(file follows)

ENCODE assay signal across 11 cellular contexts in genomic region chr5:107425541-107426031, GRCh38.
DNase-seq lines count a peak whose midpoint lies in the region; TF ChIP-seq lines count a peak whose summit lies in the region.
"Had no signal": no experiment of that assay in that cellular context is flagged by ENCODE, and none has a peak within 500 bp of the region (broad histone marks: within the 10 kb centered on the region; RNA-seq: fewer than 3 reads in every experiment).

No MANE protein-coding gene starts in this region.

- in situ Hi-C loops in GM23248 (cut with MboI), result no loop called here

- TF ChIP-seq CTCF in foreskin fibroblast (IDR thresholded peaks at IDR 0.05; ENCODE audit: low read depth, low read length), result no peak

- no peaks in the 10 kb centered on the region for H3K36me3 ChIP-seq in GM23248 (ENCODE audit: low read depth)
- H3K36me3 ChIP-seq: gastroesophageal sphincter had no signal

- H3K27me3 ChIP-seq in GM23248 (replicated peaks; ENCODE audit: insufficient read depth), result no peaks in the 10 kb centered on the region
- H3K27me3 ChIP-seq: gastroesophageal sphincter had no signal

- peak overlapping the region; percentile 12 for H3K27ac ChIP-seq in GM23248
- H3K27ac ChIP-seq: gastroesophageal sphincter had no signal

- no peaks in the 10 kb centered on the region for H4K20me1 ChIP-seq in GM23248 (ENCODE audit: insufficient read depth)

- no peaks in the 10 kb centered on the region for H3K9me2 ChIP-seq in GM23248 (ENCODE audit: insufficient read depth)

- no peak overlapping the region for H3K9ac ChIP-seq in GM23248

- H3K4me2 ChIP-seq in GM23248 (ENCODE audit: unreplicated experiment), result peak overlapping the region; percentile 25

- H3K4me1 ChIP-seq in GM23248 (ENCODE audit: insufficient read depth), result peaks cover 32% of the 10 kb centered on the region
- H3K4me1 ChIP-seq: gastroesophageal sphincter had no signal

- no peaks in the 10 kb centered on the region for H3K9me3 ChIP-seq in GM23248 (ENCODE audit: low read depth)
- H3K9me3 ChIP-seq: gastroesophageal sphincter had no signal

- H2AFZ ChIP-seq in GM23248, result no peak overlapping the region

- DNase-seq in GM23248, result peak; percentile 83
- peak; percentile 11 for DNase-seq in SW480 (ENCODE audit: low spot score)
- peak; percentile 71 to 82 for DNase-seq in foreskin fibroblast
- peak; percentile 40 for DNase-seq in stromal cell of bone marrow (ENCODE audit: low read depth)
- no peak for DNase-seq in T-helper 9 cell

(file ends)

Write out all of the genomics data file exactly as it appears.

ENCODE assay signal across 11 cellular contexts in genomic region chr5:107425541-107426031, GRCh38.
DNase-seq lines count a peak whose midpoint lies in the region; TF ChIP-seq lines count a peak whose summit lies in the region.
"Had no signal": no experiment of that assay in that cellular context is flagged by ENCODE, and none has a peak within 500 bp of the region (broad histone marks: within the 10 kb centered on the region; RNA-seq: fewer than 3 reads in every experiment).

No MANE protein-coding gene starts in this region.

- in situ Hi-C loops in GM23248 (cut with MboI), result no loop called here

- TF ChIP-seq CTCF in foreskin fibroblast (IDR thresholded peaks at IDR 0.05; ENCODE audit: low read depth, low read length), result no peak

- no peaks in the 10 kb centered on the region for H3K36me3 ChIP-seq in GM23248 (ENCODE audit: low read depth)
- H3K36me3 ChIP-seq: gastroesophageal sphincter had no signal

- H3K27me3 ChIP-seq in GM23248 (replicated peaks; ENCODE audit: insufficient read depth), result no peaks in the 10 kb centered on the region
- H3K27me3 ChIP-seq: gastroesophageal sphincter had no signal

- peak overlapping the region; percentile 12 for H3K27ac ChIP-seq in GM23248
- H3K27ac ChIP-seq: gastroesophageal sphincter had no signal

- no peaks in the 10 kb centered on the region for H4K20me1 ChIP-seq in GM23248 (ENCODE audit: insufficient read depth)

- no peaks in the 10 kb centered on the region for H3K9me2 ChIP-seq in GM23248 (ENCODE audit: insufficient read depth)

- no peak overlapping the region for H3K9ac ChIP-seq in GM23248

- H3K4me2 ChIP-seq in GM23248 (ENCODE audit: unreplicated experiment), result peak overlapping the region; percentile 25

- H3K4me1 ChIP-seq in GM23248 (ENCODE audit: insufficient read depth), result peaks cover 32% of the 10 kb centered on the region
- H3K4me1 ChIP-seq: gastroesophageal sphincter had no signal

- no peaks in the 10 kb centered on the region for H3K9me3 ChIP-seq in GM23248 (ENCODE audit: low read depth)
- H3K9me3 ChIP-seq: gastroesophageal sphincter had no signal

- H2AFZ ChIP-seq in GM23248, result no peak overlapping the region

- DNase-seq in GM23248, result peak; percentile 83
- peak; percentile 11 for DNase-seq in SW480 (ENCODE audit: low spot score)
- peak; percentile 71 to 82 for DNase-seq in foreskin fibroblast
- peak; percentile 40 for DNase-seq in stromal cell of bone marrow (ENCODE audit: low read depth)
- no peak for DNase-seq in T-helper 9 cell